Sunday, March 09, 2008

Presenting anyone?

A note on good presentation skills, quite liked it. Shall try and incorporate these elements in future. That's if I get to make any presentations outside of class, now that the a-presentation-a-day course is over!

When Apple CEO Steve Jobs kicked off Macworld 2008, he once again raised the bar for presenters everywhere. While most deliver information, Jobs inspires the audience. The 10 most motivating elements to incite listeners are

1. Set the tone.

."There is something in the air today," Jobs projected to the crowd to open the Macworld conference. By doing so, he set the tone for his presentation and hinted at the key product announcement- the ultrathin MacBook Air laptop. While every presentation needs an angle, it doesn't have to be unveiled right away. Last year, Jobs waited until the 20-minute mark. When the time was right, he noted, "Today Apple reinvents the phone." Once you identify your angle, make sure to weave it throughout your presentation.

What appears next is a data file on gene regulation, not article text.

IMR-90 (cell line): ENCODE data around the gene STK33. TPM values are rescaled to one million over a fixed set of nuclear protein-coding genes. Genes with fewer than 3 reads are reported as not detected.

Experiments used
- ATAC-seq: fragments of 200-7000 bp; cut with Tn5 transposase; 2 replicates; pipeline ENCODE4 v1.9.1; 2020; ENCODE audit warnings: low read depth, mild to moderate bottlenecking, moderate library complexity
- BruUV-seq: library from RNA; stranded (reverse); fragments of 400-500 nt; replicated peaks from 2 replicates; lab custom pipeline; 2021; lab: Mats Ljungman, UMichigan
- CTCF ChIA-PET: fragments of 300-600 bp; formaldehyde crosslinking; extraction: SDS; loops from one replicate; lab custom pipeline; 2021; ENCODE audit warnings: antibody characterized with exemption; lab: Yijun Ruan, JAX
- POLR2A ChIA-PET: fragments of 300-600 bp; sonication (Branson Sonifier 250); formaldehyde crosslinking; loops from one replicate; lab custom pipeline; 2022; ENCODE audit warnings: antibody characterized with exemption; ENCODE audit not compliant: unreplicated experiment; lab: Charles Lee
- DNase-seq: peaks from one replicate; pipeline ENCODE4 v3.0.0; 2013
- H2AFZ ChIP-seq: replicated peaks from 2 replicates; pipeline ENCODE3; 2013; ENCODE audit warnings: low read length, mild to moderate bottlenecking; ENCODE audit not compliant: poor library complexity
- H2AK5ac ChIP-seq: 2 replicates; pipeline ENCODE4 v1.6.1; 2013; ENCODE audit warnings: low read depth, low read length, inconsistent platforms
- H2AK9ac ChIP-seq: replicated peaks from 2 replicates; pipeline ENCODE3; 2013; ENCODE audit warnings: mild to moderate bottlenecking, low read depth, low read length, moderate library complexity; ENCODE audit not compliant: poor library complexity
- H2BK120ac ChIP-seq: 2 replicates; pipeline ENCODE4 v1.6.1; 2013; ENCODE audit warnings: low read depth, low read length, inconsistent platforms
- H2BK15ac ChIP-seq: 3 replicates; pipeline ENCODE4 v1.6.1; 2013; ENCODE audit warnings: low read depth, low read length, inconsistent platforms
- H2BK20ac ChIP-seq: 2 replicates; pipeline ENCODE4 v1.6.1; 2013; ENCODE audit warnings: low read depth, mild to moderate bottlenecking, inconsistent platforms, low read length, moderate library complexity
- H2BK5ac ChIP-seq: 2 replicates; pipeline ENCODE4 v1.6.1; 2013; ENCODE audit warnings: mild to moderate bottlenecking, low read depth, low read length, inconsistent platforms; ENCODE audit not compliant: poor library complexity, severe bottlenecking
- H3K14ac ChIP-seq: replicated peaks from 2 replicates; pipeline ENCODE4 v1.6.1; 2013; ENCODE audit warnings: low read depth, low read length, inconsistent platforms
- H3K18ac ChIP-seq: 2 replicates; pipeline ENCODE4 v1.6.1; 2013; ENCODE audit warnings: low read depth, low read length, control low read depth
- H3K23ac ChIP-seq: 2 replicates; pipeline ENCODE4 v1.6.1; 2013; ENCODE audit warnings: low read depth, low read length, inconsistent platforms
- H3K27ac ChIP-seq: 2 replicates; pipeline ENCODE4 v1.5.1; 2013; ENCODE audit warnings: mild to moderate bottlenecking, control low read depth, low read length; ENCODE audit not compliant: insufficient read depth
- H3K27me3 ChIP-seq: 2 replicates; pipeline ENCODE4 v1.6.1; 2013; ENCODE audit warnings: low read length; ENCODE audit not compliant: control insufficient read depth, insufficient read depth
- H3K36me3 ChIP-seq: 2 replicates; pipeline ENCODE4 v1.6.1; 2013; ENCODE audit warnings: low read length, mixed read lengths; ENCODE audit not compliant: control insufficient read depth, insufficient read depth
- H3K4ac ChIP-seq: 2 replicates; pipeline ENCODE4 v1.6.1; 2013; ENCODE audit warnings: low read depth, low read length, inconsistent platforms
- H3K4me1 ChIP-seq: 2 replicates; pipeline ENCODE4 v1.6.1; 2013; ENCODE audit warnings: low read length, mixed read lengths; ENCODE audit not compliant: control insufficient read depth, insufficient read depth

2.Demonstrate enthusiasm.

It's impossible to deny Jobs' passion for computer design. Next time you're crafting or delivering a presentation, think about infusing it with your personality. Most speakers get into presentation mode and feel as though they have to strip the talk of any character. Remember, your audience wants to be vowed, not put to sleep. The audience will follow your lead. So set an enthusiastic example

3. Provide an outline.

Jobs set expectations by noting, "There are four things I want to talk about today. So let's get started..." Verbally opening and closing each of the four sections helped to make clear transitions between talking points. For example, after revealing several new iPhone features, he said, "That [the iPhone] was the second thing I wanted to talk about today. Number three is about iTunes." Make lists and provide your audience with guideposts along the way.

4. Make numbers meaningful.